But many of the essential elements of my novel came to me—and to it—fairly late in its creation, including Marina’s father’s suicide. In a short story, there isn’t nearly as much room, or need, for back-story as there is in a novel. Now, I can’t imagine the book without that plotline. The device of four seasons was also something that took a few years to land upon, and that helped me to create a container and an arc for the book as a whole, which is really four novellas, each one featuring a different core cast of characters, whose stories hopefully do weave together by the end.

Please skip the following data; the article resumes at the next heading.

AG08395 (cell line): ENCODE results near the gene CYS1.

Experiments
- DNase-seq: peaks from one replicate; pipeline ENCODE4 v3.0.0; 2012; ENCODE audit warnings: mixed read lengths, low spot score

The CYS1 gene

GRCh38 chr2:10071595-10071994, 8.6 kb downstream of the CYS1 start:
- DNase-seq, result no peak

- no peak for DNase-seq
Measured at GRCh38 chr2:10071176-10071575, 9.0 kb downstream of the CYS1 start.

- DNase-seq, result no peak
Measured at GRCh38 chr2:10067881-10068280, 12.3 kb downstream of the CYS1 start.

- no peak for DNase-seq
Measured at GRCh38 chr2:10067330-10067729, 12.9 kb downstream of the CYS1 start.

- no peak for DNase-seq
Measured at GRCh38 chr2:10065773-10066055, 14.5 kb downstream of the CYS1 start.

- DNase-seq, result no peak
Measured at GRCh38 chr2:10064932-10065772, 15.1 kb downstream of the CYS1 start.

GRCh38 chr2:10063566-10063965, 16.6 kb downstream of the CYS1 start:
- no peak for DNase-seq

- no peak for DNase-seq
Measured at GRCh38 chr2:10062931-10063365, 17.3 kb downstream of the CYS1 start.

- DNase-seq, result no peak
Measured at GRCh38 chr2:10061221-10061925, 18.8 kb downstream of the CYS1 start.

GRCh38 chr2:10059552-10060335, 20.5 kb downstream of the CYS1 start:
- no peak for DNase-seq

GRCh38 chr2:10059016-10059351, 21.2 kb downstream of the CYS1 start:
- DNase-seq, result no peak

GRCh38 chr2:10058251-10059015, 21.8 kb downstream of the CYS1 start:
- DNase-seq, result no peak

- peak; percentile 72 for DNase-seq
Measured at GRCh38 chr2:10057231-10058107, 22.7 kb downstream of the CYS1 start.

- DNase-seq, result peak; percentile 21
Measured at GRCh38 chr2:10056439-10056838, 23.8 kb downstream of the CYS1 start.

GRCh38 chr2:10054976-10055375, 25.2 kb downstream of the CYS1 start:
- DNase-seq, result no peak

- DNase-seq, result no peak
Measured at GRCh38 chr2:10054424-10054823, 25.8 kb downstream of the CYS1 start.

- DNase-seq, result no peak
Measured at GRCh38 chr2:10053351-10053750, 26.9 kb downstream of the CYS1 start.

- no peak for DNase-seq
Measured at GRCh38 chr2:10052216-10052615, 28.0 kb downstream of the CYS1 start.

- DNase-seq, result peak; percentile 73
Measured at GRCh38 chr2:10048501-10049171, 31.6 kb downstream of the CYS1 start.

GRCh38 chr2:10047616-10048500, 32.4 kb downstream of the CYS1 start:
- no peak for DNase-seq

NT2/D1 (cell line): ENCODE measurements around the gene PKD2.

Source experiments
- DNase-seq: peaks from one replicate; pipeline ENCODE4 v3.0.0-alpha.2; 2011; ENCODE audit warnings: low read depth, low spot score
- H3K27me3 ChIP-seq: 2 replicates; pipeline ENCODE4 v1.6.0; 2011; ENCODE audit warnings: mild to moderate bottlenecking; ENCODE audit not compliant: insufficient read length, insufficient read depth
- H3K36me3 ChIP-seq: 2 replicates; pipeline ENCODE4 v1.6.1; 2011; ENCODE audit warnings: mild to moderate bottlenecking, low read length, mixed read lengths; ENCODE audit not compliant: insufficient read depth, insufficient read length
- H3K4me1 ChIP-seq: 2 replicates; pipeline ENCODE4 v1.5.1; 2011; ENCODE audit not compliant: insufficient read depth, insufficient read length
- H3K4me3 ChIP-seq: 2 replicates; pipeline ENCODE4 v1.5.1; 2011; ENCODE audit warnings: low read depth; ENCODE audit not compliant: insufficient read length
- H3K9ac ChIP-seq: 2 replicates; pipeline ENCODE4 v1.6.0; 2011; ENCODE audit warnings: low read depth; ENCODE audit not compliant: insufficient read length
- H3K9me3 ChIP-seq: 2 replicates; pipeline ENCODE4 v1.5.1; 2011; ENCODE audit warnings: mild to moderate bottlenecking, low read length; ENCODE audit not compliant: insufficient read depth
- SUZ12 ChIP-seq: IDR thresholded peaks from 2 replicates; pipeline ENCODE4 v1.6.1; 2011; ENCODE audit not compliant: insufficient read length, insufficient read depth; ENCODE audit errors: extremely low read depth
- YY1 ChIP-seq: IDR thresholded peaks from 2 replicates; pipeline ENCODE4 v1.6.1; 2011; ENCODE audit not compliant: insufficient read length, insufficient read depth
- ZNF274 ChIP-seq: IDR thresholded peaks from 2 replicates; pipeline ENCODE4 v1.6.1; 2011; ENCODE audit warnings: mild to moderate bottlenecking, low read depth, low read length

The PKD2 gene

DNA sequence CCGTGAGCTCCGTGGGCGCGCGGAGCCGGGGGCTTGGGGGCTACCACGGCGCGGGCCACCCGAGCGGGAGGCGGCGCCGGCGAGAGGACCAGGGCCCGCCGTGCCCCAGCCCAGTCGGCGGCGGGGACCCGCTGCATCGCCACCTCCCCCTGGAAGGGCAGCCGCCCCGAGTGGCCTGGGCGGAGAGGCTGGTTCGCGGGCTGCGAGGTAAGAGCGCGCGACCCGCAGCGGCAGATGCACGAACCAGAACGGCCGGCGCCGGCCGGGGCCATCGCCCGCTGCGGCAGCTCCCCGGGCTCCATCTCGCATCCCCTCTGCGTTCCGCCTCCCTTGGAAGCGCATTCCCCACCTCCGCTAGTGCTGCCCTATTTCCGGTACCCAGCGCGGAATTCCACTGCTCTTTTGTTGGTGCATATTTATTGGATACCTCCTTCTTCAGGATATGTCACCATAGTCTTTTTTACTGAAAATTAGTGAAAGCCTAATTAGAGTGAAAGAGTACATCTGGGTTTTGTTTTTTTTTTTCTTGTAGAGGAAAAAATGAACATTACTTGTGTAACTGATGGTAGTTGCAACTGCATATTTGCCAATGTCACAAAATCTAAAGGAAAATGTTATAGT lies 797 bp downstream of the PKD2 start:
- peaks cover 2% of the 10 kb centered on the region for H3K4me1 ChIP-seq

As a writing teacher, I always encourage my students to write discovery drafts, to give themselves the freedom to make mistakes in the service of figuring out what they really want to and should be writing about. It’s easier to preach than to do. It would be nice to write a novel with a roadmap, the security blanket of an outline, a sense that these scenes are the right ones, building to a steady and sure climax and denouement.
Next time, I will try to have a novel-worthy plot in mind before I get too far with the writing. I will figure out a working structure for the novel I have in mind, and write to fill that shape, instead of writing endless scenes (many of which landed on the cutting room floor), with little idea of how they would ever assemble into a coherent whole. I hope to shave a couple of years off the process.